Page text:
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Thursday, February 15, 2024

Researchers reveal that the moon is shrinking

The moon, our Earth's natural satellite, is shrinking, and this phenomenon is accompanied by seismic activity known as moonquakes.

Researchers from the University of Maryland have unveiled a celestial mystery that could potentially jeopardize the safety of future lunar explorers. The moon, our Earth’s natural satellite, is shrinking, and this phenomenon is accompanied by seismic activity known as moonquakes. The implications of this discovery point to increased landslide risks, particularly in areas near fault zones, raising concerns for the safety of astronauts during upcoming lunar missions.

Moon’s Diminishing Circumference

Over the past few hundred million years, the moon has experienced a loss of up to 100 meters in circumference. This intriguing phenomenon is attributed to the moon’s core cooling, resulting in significant surface warping, particularly in parts of the lunar south pole. The implications of this lunar evolution go beyond scientific curiosity, as they have direct implications for the safety and stability of future human outposts on the Moon.

Read More: NASA’s Artemis Program Faces Delays in Moon Missions

Fault Zones and Moonquakes

Study co-author Thomas Watters from the National Air and Space Museum emphasizes the importance of considering the global distribution of young thrust faults and their potential to be active when planning lunar outposts. Faults in the moon’s southern polar region have been linked to a powerful moonquake recorded by Apollo seismometers over 50 years ago. This connection reveals that specific areas of the Moon’s south pole are particularly susceptible to landslides triggered by seismic shaking, posing potential dangers to astronauts and lunar infrastructure.

Landslide Risks and Human Settlements

Moonquakes, originating from faults within the moon’s interior, have the capacity to damage human-made structures and equipment on the lunar surface. These seismic events can last for hours, potentially causing devastation to future human settlements. The loose sediment on the Moon’s surface, formed from billions of years of asteroid and comet collisions, adds another layer of complexity. The surface, composed of “dry, grounded gravel and dust,” is susceptible to shaking and landslides, posing a challenge for the establishment of stable and safe lunar habitats.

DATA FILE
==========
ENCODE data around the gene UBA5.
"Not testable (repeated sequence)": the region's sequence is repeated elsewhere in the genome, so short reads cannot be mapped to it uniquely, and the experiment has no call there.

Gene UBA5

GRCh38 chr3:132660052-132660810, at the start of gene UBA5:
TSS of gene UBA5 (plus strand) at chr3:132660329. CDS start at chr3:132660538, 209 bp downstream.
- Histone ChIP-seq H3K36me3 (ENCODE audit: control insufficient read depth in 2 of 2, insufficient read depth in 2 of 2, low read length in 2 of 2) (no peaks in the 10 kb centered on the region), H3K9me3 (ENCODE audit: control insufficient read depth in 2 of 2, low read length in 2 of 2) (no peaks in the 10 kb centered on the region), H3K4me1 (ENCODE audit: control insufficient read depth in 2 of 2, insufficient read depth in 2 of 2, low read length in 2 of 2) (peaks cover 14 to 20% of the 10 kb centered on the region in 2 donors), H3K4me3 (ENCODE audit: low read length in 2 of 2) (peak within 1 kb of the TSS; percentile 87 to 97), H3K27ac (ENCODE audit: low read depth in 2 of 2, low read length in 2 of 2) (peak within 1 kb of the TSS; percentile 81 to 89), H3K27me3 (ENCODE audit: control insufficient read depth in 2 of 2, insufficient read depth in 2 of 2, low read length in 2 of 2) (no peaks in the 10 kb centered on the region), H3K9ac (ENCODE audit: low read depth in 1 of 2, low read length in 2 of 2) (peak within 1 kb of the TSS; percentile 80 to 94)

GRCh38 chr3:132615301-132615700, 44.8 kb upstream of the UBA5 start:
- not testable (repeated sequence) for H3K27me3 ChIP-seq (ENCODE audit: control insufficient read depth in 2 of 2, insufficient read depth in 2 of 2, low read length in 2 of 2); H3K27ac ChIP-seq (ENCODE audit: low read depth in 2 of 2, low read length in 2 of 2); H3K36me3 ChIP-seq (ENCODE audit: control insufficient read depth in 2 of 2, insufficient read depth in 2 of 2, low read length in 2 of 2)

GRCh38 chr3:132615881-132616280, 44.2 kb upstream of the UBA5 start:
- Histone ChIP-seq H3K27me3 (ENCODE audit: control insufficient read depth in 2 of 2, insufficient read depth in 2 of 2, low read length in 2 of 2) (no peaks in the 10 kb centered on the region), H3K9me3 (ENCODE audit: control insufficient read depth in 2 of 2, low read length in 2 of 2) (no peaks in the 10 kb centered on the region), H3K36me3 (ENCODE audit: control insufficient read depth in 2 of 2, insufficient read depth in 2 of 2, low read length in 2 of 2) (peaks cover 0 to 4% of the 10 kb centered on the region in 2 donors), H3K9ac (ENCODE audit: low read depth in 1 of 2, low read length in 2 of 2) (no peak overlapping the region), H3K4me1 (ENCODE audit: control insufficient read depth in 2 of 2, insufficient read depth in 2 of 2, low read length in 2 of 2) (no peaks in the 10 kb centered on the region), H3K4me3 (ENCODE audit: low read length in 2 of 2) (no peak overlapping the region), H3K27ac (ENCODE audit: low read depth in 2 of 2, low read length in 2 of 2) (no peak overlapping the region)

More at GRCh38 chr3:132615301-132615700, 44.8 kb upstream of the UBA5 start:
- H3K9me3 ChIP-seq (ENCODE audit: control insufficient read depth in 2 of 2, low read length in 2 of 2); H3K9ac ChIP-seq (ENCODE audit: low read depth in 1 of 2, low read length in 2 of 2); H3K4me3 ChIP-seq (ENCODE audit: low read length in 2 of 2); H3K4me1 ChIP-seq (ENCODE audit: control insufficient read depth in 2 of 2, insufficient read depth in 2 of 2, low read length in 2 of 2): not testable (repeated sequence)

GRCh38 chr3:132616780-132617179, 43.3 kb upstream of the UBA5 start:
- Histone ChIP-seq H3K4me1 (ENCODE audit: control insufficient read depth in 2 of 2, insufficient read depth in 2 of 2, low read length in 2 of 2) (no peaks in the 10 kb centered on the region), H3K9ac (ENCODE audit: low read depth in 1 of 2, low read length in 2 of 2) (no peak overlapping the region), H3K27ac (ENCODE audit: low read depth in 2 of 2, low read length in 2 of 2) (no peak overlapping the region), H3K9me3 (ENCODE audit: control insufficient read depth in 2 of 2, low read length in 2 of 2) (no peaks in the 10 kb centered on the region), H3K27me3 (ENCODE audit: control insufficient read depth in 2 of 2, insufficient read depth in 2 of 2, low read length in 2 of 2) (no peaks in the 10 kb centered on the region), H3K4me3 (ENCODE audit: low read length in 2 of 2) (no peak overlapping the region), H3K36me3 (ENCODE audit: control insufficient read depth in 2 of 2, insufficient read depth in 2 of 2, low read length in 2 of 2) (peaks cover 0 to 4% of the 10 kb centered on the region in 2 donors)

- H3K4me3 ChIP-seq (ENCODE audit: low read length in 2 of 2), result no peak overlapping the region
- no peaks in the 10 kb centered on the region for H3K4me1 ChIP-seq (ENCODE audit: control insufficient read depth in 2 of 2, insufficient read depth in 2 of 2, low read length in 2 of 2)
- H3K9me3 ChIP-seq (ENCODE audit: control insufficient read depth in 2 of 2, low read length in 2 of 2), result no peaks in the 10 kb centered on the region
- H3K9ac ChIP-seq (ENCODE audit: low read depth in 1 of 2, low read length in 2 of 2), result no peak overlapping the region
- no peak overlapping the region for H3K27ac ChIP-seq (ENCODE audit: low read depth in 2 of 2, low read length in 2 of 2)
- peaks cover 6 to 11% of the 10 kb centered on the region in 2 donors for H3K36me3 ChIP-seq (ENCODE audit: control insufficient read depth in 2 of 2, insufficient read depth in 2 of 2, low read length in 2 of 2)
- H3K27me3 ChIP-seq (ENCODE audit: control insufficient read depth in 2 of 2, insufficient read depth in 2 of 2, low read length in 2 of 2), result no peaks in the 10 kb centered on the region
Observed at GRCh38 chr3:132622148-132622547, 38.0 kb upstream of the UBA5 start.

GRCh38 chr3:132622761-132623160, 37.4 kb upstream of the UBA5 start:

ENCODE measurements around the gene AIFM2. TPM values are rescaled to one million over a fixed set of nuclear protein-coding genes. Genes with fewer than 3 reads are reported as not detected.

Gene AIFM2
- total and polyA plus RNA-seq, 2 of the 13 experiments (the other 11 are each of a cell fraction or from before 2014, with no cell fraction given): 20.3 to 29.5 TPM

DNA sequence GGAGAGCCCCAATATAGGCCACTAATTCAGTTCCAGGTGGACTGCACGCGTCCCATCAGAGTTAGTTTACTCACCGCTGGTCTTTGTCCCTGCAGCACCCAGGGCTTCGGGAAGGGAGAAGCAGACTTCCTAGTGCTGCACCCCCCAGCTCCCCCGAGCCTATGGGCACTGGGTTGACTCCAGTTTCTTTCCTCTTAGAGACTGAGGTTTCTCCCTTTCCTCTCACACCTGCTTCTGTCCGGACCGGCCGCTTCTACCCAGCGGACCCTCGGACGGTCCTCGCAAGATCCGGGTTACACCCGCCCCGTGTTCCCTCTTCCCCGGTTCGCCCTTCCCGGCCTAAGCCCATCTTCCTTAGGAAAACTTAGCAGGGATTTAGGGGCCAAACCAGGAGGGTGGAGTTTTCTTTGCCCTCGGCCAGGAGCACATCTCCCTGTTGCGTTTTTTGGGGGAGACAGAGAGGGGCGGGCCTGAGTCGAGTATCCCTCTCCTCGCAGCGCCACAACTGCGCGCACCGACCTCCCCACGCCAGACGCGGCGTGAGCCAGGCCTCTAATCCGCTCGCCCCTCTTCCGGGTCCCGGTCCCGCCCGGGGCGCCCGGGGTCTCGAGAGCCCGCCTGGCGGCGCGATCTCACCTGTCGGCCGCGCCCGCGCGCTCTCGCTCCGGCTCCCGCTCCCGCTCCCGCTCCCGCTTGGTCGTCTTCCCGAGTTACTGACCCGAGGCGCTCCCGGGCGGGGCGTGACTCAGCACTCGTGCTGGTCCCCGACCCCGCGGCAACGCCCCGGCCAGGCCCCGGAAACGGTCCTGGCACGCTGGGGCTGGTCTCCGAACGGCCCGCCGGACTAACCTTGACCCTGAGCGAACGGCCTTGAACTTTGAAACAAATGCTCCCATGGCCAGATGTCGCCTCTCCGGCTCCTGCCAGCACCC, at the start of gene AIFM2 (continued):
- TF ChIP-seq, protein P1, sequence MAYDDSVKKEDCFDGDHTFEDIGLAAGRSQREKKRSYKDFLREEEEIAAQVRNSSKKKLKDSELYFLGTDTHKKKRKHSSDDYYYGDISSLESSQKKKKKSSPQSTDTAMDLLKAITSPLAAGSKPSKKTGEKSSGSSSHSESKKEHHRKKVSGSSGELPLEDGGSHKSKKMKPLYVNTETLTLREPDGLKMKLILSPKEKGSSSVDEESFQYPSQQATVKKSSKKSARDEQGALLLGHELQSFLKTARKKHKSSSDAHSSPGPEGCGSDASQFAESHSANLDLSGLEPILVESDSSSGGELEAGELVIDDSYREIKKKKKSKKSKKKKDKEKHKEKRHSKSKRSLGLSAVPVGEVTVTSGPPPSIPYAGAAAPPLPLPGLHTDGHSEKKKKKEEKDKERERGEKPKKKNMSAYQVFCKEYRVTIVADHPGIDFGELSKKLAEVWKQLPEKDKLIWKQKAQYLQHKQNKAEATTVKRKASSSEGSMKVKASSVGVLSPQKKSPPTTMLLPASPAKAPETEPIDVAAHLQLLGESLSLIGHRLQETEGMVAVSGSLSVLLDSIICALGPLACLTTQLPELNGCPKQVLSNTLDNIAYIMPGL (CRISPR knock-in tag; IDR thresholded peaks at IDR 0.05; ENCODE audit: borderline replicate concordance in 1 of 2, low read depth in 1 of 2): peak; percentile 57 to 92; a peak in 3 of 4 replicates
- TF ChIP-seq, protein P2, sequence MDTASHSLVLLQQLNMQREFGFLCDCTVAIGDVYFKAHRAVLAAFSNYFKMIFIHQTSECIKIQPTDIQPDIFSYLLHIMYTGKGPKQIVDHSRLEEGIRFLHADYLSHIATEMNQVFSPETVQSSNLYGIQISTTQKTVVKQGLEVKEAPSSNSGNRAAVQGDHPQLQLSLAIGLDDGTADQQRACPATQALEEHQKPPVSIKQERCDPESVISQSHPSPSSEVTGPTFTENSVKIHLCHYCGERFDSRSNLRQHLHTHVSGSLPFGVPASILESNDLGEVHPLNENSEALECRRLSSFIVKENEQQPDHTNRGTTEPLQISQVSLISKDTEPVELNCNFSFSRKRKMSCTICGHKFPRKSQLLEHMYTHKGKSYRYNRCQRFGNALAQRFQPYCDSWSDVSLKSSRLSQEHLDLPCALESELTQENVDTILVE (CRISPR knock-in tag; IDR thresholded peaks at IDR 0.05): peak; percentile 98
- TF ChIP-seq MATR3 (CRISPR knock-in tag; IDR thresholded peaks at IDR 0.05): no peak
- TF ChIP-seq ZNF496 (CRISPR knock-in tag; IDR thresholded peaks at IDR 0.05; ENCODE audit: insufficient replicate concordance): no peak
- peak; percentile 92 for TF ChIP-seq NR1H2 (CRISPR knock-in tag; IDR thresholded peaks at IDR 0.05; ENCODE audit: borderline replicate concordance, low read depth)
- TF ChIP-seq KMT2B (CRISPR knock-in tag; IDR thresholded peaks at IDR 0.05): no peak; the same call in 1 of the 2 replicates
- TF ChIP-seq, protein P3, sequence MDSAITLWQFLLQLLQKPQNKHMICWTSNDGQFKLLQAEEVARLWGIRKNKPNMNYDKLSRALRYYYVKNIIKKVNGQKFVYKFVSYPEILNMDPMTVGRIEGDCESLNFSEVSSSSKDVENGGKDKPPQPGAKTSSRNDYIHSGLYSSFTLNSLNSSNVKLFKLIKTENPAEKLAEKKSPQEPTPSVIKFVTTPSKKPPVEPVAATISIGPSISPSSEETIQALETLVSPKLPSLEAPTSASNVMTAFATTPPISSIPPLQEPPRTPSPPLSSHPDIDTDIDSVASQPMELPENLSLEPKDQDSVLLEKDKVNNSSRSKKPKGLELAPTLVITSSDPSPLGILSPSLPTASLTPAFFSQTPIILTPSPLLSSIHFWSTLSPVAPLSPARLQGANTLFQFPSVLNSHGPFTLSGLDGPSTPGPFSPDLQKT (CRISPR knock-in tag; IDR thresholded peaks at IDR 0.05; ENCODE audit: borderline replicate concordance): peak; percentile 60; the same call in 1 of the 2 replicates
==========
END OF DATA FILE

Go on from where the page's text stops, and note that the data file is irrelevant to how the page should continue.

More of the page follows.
Understanding Lunar Geology

Dr. Nicholas Schmerr, another author of the study, sheds light on the composition of the moon’s surface. The fragments resulting from asteroid and comet collisions, ranging from micron-sized to boulder-sized, are loosely consolidated. This characteristic makes the lunar surface susceptible to shaking, presenting challenges for engineering structures that can withstand lunar seismic activity. The study is a crucial step towards identifying safe locations for future human exploration on the Moon.

Read More: China unveils its Moon plans

As NASA gears up for its first crewed flight to the moon in over five decades as part of the Artemis mission, researchers are diligently working to identify potentially hazardous locations on the lunar surface. The goal is to develop structures that can better withstand lunar seismic activity and protect astronauts from dangerous zones. Dr. Schmerr emphasizes that this research is essential in preparing for the challenges that await humanity on the Moon.